Hearty redsby Barry Smith / October 17, 2012 / Leave a comment
Published in November 2012 issue of Prospect Magazine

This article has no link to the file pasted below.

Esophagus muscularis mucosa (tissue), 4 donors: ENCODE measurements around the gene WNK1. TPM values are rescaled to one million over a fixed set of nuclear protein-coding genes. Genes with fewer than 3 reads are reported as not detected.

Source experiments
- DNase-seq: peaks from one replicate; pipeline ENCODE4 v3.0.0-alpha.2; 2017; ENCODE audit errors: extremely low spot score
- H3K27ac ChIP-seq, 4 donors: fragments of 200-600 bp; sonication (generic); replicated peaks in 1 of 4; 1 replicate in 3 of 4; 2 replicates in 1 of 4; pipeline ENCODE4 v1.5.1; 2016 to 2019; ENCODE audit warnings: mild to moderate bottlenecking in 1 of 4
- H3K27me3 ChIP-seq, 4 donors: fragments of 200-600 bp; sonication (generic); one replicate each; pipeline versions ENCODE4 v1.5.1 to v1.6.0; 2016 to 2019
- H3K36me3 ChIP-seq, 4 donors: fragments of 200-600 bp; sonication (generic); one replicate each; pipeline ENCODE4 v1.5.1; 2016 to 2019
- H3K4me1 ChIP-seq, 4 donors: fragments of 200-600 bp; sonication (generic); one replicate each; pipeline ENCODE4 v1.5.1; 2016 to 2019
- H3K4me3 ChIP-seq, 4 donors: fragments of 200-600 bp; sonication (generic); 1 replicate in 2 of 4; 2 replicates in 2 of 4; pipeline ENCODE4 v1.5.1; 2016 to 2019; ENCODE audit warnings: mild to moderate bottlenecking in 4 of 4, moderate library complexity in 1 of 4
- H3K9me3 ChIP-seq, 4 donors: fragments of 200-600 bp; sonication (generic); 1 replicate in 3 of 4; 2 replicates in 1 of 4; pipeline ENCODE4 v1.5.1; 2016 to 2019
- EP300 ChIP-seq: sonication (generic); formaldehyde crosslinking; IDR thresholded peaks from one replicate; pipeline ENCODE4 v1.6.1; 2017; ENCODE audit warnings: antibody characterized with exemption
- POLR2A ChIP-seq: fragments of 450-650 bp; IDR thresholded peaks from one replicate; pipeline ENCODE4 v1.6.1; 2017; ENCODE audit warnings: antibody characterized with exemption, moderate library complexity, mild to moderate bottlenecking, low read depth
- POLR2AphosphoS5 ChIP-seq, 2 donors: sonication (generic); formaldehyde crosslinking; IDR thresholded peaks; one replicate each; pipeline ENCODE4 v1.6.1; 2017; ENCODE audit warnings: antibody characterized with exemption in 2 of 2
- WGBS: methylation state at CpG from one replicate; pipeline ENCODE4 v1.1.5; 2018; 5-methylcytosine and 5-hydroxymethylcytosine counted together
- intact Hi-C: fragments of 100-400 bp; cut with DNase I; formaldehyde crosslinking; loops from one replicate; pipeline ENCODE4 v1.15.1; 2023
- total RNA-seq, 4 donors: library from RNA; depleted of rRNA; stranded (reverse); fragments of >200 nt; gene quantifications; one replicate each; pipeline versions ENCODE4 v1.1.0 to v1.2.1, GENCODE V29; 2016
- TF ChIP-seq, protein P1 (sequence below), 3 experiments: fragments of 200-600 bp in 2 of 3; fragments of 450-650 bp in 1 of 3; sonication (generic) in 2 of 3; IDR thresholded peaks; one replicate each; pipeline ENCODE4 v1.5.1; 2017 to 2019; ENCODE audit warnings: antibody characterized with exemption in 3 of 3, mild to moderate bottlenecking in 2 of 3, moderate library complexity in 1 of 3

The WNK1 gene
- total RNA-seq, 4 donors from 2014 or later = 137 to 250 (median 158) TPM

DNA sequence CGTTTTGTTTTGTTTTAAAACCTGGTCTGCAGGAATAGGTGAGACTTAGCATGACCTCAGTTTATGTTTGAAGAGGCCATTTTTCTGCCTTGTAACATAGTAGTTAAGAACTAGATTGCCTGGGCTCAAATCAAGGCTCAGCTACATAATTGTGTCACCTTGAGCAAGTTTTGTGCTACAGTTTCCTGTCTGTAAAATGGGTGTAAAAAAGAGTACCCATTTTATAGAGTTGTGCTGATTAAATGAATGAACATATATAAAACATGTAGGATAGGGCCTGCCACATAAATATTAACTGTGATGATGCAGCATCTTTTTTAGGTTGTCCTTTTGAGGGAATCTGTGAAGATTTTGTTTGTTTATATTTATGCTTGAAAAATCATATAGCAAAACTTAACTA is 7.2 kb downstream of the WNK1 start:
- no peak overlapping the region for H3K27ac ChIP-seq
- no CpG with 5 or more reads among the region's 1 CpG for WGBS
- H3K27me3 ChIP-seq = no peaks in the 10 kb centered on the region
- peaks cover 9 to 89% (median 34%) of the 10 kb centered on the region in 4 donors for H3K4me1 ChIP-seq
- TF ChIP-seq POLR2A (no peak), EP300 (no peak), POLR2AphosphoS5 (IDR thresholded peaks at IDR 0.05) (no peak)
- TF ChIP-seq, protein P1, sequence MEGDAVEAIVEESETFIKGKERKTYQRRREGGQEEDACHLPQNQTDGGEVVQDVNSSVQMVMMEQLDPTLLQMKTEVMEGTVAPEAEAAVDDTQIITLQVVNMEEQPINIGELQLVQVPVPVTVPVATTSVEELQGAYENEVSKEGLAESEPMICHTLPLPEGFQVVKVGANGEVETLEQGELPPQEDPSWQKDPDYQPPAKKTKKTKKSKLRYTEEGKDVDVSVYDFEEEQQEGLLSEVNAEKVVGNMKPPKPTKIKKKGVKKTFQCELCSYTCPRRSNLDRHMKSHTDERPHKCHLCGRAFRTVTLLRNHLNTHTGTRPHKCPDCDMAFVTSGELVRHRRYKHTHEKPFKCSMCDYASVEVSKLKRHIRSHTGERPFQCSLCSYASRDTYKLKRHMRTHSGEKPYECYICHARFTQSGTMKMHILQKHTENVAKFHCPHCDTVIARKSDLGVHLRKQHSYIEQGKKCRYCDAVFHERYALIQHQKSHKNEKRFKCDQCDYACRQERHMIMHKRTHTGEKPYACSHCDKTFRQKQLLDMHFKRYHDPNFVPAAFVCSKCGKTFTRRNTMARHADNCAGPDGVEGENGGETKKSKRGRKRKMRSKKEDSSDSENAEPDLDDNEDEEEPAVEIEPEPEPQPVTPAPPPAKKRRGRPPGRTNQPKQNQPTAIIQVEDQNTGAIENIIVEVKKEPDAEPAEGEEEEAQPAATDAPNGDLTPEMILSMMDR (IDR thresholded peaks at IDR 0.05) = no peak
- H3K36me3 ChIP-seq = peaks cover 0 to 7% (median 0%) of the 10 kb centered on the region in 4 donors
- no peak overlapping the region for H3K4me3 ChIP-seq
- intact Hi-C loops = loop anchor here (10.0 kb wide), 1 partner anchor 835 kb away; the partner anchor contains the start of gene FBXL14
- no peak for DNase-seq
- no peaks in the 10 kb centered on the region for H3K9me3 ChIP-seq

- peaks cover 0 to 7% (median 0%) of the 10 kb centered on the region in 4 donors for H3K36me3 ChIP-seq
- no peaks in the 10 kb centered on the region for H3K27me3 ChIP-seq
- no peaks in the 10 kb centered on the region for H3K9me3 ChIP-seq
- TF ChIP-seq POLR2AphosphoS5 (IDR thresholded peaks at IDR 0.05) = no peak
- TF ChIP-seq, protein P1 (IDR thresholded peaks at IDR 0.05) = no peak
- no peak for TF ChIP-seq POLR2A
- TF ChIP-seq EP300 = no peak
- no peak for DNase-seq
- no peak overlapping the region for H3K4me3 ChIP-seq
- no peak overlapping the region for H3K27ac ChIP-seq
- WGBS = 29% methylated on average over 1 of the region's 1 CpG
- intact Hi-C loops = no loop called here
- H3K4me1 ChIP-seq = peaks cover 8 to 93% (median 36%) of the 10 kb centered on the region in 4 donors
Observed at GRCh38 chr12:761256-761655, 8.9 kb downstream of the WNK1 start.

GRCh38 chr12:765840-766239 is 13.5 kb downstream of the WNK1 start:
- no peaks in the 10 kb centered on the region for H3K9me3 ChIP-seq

As winter approaches, and barbecues give way to bonfires, it’s time to start eating warming stews and drinking hearty reds. These will be full-bodied wines made from thick-skinned grapes, such as syrah, carignan and cabernet sauvignon, which produce firm and succulent tannins. Wines from these grapes are hearty in a further sense too: the tannins extracted from their skins are rich in resveratrol, an anti-oxidant that helps prevent heart disease, and much else besides, we’re told. Researchers have discovered greater quantities of this miraculous compound in fermented than unfermented grape juice, which is good news for us all. Disputes abound, of course, about which grape varieties produce the highest levels. But the greatest percentage of resveratrol is not in the skin of the fruit, but in the stalks, which means that wine makers who ferment whole grape bunches may end up producing not just bolder but also healthier wines. It’s odd that we should associate powerful wines made from syrah, carignan and cabernet with winter fare, when varietals like these only grow in the sunnier climes. Think of the southern Rhone, the pulsating summers of Bordeaux, the baking heat of Bandol: warm places with plenty of autumn sunshine, whose wines seem to lock in some essential ingredient of summer to nourish us all through the winter. Each bottle is a time capsule. Its warming contents also conveying a sense of place, and few grapes do this as well as the Croatian varietal plavac mali. In the past, this grape gave rise to rustic and uncompromising wines. But, now that equal care is taken in the vineyard and the winery, it can produce wonderfully distinctive wines for long keeping. Grown on the Pelješac peninsula, facing the sea, the grape takes on a hardy strength that comes through in the drink. It needs time and barrel ageing to show its complexities, and there is plenty of that on offer in the 2007 Plausus from the valley of Konavle. It surprised me on the nose, smelling pleasingly of old libraries and furniture polish. On the palate, blueberries, black cherry, fig and a mild medicinal hint of juniper berry give it a classy and noble finish. Good weight and balance support an alcohol content of 14.5 percent, which can be higher still in the hands of some wine makers. But wineries like Plausus and Zlatan Otok know how to handle it by choosing the optimum time for picking. These are bold reds and it shouldn’t be forgotten that the white wines from the Croatian posip grape are exceptional too: slightly viscose but pure, with more minerality than fruit, slightly honeyed but with a slightly saline edge. The very best examples come from the award-winning domain Korta Katerina. These are wines best drunk in situ; at lunch, after a sea swim, with a plate of local fish. But to transport the summer’s sunshine to a cold winter evening, seek out a bottle of decently aged plavac mali from one of the better producers and breathe in the last drop of summer warmth. It will make the heart glad.